Remi Recchia: 2 poems

On Visiting the Fairlawn Cemetery in Stillwater, Oklahoma

The birds here are tiny dinosaur soldiers:
black & feathered & claw-footed. Probably carnivorous.

 

We're walking down the path hand-in-hand,

tourists unaffected by bones at rest. It is cold,

 

& you are wearing my sweater. The brown

threads weave over your chest like a casket.

 

I understand death in a detached way—studied

coldness & distended stomach. My dog stopped

 

breathing in February (or March or April) & I

never told anyone about it, just burned his collar

 

& ate the rest of his food. Sometimes it is like this

in life.

 

I smell the wind picking up a few miles back; your hand

stills the back of my neck like a mother in prayer.

 

I'm thinking about those cold yellow cats,

how their mother was there, unidentified, among her kittens,

 

& I watched townspeople & children litter & smoke

in the parking lot. I waited for them to leave & stomped

 

out the embers. We called every animal shelter that night,

asking what to do & where to go & they told you,

 

"ma'am, they're supposed to be there, they're downtown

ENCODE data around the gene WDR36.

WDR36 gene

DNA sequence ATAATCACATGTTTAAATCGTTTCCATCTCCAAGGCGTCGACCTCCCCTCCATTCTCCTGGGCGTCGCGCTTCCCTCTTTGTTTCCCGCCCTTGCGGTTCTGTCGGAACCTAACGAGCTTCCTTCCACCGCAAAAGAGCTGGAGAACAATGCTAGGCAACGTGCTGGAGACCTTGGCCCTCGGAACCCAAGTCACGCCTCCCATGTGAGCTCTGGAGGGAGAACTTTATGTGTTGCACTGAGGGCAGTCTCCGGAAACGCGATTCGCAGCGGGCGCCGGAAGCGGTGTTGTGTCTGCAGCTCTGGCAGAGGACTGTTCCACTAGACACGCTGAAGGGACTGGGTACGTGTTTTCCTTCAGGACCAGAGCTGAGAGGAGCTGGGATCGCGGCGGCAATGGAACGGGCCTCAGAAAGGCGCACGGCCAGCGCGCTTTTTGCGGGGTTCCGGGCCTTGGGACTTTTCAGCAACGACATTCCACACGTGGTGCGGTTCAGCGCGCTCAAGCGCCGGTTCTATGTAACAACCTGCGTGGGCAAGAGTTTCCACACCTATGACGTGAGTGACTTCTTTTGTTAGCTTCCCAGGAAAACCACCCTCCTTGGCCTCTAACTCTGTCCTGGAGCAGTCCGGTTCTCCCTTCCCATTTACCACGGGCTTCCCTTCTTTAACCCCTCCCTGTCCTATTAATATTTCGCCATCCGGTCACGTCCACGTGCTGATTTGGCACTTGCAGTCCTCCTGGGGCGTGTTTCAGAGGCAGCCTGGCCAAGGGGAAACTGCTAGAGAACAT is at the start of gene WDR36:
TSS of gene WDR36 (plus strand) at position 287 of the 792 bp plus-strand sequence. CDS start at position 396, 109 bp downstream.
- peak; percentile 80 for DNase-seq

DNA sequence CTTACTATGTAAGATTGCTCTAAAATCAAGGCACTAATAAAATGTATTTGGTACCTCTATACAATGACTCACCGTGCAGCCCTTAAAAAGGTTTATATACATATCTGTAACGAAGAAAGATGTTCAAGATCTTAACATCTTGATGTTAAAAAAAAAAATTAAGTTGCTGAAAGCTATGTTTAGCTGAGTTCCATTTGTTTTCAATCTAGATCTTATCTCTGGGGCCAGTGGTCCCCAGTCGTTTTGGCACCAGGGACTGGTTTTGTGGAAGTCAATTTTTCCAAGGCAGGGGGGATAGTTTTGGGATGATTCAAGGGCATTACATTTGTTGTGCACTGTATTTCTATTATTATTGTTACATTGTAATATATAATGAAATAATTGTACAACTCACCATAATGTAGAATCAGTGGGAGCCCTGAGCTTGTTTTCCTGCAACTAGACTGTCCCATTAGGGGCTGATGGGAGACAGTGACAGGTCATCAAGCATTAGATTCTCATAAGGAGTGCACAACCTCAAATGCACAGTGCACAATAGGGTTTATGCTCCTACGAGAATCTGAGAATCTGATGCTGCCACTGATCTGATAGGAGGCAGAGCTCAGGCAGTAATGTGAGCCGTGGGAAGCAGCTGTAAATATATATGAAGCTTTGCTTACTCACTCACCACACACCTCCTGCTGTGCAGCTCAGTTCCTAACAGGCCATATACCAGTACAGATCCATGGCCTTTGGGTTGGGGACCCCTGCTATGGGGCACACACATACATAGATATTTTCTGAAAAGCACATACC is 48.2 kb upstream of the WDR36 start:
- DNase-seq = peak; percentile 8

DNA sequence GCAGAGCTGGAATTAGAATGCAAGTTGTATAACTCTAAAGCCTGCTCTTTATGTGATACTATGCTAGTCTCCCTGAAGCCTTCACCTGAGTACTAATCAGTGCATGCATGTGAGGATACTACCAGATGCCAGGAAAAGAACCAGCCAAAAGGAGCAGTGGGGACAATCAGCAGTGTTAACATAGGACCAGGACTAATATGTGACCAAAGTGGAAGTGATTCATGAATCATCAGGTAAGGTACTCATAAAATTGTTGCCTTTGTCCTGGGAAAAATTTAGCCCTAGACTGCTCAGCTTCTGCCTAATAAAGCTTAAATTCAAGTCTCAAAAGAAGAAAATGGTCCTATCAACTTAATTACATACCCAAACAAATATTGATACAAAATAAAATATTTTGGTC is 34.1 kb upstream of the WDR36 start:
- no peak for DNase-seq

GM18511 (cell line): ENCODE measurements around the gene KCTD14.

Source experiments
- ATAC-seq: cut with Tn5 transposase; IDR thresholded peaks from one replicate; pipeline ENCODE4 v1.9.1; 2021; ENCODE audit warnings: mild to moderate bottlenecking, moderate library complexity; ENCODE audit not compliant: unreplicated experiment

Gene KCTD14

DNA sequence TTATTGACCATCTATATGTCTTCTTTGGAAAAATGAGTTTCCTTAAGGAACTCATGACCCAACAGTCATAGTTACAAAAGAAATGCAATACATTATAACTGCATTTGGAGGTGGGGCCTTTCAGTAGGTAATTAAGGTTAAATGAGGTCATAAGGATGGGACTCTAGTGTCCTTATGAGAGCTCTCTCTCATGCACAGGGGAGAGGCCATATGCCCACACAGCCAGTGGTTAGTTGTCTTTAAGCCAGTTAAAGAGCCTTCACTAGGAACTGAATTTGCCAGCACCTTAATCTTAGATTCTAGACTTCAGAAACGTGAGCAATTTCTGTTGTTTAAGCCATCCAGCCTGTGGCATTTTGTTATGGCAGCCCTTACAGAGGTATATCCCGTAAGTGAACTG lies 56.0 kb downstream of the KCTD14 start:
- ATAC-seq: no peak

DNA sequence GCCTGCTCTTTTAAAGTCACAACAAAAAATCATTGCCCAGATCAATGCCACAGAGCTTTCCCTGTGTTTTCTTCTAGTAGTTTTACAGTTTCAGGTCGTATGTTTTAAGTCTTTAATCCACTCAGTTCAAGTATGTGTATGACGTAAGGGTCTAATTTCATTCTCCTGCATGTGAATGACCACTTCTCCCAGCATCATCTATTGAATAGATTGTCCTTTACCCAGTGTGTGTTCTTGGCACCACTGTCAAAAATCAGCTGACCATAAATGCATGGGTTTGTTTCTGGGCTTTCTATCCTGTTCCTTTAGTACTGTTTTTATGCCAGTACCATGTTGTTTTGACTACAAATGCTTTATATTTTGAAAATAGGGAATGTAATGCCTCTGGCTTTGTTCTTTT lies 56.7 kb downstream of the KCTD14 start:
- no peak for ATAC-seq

cats," & I didn't want to be the one to tell you the cats

 

would survive just fine without you. & now you're staring

at the graves, at your reflection in my face, small & white

 

& marble, reading dates of little deaths, & I know

how beautiful certainty tastes.


On the Event of My Father’s Seventy-second Birthday

O God

On my knees

& I’m thinking about the man in a leprechaun hat,

how he’s drunk & asking me if I am

my father’s son, telling us his son was murdered;

 

O God

On my knees

Basement incense will cover my brother’s cigarette

sounds, but not the slow slope of my father’s shoulders

Sometimes I wonder how it feels to dowry a daughter;

 

O God

On my knees

Was Abraham afraid of animaling his son?
It doesn’t matter if Isaac shuddered

These are the things we give to our fathers;

 

O God

On my knees

I am twenty-three & I can’t remember how to catch

white leather seamed with red, & I want to learn again,

but my father is away, skin stitched together tight;

 

O God

On my knees

I’ve been told I was born old, but I’m not

the one with liver spots, my lungs are fresh,

& I have never been more afraid of death.


Remi Recchia is a Ph.D. candidate in Creative Writing at Oklahoma State University. His work has appeared in Barzakh Magazine, Pittsburgh Poetry Review, Front Porch, Gravel, Glass: A Journal of Poetry, and Haverthorn Press, among others. He holds an MFA in Poetry from Bowling Green State University.  

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